A British woman and her two children are among the eight UK nationals killed in a series of Easter Sunday explosion in Sri Lanka which left 300 dead and 500 injured.
Ben Nicholson has confirmed his wife Anita, son Alex, 14, and daughter Annabel, 11, were killed in the bombing of the restaurant of the Shangri-la Hotel, Colombo, adding: “Mercifully, all three of them died instantly and with no pain or suffering.”
He said his family had been visiting Sri Lanka for a holiday from their home in Singapore.
Anita, who was also a lawyer, worked for mining and metals company Anglo American, while her husband is a partner with law firm Kennedys.
He added: “I am deeply distressed at the loss of my wife and children. Anita was a wonderful, perfect wife and a brilliant, loving and inspirational mother to our two wonderful children. The holiday we had just enjoyed was a testament to Anita’s enjoyment of travel and providing a rich and colourful life for our family, and especially our children.”
He continued: “Alex and Annabel were the most amazing, intelligent, talented and thoughtful children and Anita and I were immensely proud of them both and looking forward to seeing them develop into adulthood. They shared with their mother the priceless ability to light up any room they entered and bring joy to the lives of all they came into contact with.
“I would like to give my sincere thanks for the medical teams at General Hospital, Colombo, for treating Anita, Alex and Annabel with great dignity and me with kindness and sympathy. I would also like to thank the teams at the British High Commission and Adhvan Tours who have looked after me since Sunday morning and the Sri Lankan people I have encountered in Colombo following this catastrophe.
“Anita, Alex and Annabel leave behind a large extended family and many close and cherished friends who are now grieving this tragic loss. We shall all miss them dearly. We are all grateful for the many expressions of support and good wishes. We would ask that the media now respect our privacy and allow us to grieve together.”
Members of three British families were among nearly 300 people killed in the series of terror attacks.
Londoner Matthew Linsey’s daughter Amelie, 15, and son Daniel, 19, were killed in the same blast on the final day of their holiday.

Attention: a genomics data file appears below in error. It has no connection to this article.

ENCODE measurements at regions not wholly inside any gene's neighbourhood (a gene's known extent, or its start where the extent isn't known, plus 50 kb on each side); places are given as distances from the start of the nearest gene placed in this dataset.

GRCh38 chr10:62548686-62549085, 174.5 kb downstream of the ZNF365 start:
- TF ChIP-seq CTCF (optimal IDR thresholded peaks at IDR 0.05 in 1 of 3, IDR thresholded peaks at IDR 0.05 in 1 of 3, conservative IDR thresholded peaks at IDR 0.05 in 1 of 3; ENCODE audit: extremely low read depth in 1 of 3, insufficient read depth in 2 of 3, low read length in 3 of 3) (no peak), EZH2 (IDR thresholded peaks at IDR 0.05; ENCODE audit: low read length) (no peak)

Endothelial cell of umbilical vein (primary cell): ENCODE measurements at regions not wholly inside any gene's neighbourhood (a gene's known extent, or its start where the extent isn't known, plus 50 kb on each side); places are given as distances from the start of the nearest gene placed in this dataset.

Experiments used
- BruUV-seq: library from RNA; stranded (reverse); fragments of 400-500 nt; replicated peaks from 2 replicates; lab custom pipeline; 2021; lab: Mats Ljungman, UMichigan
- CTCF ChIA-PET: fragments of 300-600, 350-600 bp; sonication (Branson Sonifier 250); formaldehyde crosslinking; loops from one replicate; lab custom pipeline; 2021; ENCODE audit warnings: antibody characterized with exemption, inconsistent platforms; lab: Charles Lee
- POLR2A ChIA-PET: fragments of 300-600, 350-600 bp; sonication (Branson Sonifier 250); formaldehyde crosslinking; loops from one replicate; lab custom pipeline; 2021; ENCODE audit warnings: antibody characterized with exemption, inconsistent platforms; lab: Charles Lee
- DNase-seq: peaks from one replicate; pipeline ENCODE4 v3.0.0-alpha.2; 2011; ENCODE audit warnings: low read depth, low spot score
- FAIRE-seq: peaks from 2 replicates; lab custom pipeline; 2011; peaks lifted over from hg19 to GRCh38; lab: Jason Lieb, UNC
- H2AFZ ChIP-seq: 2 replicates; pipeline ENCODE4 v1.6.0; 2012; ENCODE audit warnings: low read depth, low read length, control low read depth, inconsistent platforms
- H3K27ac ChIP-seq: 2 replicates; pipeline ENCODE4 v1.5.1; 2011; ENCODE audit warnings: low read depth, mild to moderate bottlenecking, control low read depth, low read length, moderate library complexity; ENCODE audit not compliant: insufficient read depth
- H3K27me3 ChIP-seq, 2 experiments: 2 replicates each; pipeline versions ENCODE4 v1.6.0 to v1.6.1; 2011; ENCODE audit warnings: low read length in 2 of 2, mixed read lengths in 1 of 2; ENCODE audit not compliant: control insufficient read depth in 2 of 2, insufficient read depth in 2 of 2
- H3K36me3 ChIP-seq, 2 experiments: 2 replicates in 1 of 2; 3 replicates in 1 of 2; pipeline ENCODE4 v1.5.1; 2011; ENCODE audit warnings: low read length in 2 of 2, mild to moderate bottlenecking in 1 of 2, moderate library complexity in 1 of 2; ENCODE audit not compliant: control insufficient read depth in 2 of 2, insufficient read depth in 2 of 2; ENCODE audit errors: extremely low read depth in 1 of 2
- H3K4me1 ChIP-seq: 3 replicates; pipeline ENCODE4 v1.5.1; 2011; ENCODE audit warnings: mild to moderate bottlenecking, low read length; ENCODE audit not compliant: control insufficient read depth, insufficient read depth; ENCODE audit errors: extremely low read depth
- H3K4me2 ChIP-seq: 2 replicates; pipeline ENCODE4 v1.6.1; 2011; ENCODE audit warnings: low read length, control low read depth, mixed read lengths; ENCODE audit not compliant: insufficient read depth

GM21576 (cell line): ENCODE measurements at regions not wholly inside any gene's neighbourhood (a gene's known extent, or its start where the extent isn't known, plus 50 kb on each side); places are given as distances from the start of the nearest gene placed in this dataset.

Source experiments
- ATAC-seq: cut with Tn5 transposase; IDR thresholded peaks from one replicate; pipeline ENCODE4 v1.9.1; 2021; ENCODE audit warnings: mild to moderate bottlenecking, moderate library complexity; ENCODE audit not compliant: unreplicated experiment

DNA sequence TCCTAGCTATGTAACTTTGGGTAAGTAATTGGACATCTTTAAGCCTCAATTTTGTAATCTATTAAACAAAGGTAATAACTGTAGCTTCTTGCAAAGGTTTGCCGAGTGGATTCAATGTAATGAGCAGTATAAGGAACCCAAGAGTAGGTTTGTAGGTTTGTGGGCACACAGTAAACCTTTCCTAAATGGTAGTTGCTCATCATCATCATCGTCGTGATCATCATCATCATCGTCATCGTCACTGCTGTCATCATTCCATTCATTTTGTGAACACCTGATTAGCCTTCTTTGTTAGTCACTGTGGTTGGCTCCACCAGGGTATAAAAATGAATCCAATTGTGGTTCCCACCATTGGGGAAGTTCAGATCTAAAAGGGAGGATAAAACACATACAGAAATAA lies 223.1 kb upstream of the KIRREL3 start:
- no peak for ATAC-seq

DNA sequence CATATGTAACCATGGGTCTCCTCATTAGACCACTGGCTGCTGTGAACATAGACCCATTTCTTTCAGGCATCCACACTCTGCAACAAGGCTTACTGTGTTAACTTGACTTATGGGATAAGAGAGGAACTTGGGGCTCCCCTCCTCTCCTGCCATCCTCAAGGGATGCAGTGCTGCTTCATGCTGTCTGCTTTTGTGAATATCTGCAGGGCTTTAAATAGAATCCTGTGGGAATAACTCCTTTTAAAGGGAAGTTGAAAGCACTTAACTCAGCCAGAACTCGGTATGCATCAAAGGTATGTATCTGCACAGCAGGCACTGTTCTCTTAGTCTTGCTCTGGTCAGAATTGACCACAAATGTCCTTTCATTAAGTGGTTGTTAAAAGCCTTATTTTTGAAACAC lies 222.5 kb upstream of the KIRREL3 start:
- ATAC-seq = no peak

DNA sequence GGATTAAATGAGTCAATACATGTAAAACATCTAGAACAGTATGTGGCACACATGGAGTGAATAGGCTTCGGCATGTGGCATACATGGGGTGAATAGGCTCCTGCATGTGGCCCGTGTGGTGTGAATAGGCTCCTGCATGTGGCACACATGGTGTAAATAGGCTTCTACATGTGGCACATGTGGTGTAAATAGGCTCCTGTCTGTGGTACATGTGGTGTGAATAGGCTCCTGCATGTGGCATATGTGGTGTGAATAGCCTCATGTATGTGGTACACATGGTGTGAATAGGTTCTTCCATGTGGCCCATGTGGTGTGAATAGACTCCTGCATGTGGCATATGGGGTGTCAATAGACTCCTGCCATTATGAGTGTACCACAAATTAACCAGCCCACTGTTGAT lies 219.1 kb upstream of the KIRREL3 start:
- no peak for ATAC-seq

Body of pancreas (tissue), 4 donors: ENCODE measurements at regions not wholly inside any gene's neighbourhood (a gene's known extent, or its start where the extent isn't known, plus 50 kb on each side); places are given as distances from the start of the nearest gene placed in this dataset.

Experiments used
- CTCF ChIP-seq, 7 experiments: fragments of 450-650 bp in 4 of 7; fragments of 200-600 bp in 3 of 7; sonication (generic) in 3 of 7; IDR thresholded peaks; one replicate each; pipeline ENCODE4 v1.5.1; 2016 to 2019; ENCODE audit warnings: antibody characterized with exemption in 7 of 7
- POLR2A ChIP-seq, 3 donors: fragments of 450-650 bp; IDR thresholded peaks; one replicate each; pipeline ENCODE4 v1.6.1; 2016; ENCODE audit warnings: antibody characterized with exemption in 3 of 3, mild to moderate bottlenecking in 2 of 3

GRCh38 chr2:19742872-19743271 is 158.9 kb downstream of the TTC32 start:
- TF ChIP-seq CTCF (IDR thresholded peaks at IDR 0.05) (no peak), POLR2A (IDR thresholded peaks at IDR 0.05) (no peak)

GP Sally Bradley and her husband Bill Harrop, a retired firefighter, from Manchester, died in the Cinnamon Grand Hotel bombing.
The coordinated blasts that ripped through churches and luxury hotels were carried out by seven suicide bombers from a militant group named National Thowfeek Jamaath, health minister Rajitha Senaratne said.
It has since emerged that Sri Lankan officials failed to heed warnings from intelligence agencies about the threat of an attack by the domestic radical Muslim group, the minister added.
Other known victims at this stage include three children of Asos billionaire, Anders Holch Povlsen. It is not known which explosion they were killed in.
Sri Lankan TV chef Shantha Mayadunne was also killed. She had taken a picture of herself sitting with her family for Easter breakfast at the Shangri-La hotel, minutes before the explosion ripped through the building.
The bombings were Sri Lanka’s deadliest violence since a devastating civil war ended a decade ago on the island nation.
Sri Lankan police investigating the bombings are examining reports that intelligence agencies had warnings of possible attacks.
International intelligence agencies warned of the attacks several times, starting on April 4, Senaratne said.
On April 9, the defence ministry wrote to the police chief with intelligence that included the group’s name, he said.
On April 11, police wrote to the heads of security of the judiciary and diplomatic security division, Senaratne said.
It was not immediately clear what action, if any, was taken in response.
Because of political dysfunction within the government, Seranatne said, prime minister Ranil Wickremesinghe and his Cabinet were kept in the dark about the intelligence until after the attacks.
Two other government ministers have alluded to intelligence failures.
Telecommunications Minister Harin Fernando tweeted: “Some intelligence officers were aware of this incidence. Therefore there was a delay in action. Serious action needs to be taken as to why this warning was ignored.”
Mano Ganeshan, the minister for national integration, said his ministry’s security officers had been warned by their division about the possibility that two suicide bombers would target politicians.
The police’s Criminal Investigation Department, which is handling the investigation into the blasts, will look into those reports, Gunasekara said.
Cardinal Malcolm Ranjith, the Archbishop of Colombo, said the attacks could have been thwarted.
“We placed our hands on our heads when we came to know that these deaths could have been avoided. Why this was not prevented?” he said.
Earlier, Ariyananda Welianga, a government forensic crime investigator, said an analysis of the attackers’ body parts made clear that they were suicide bombers.
He said most of the attacks were carried out by a single bomber, with two at the Shangri-La Hotel in the capital, Colombo.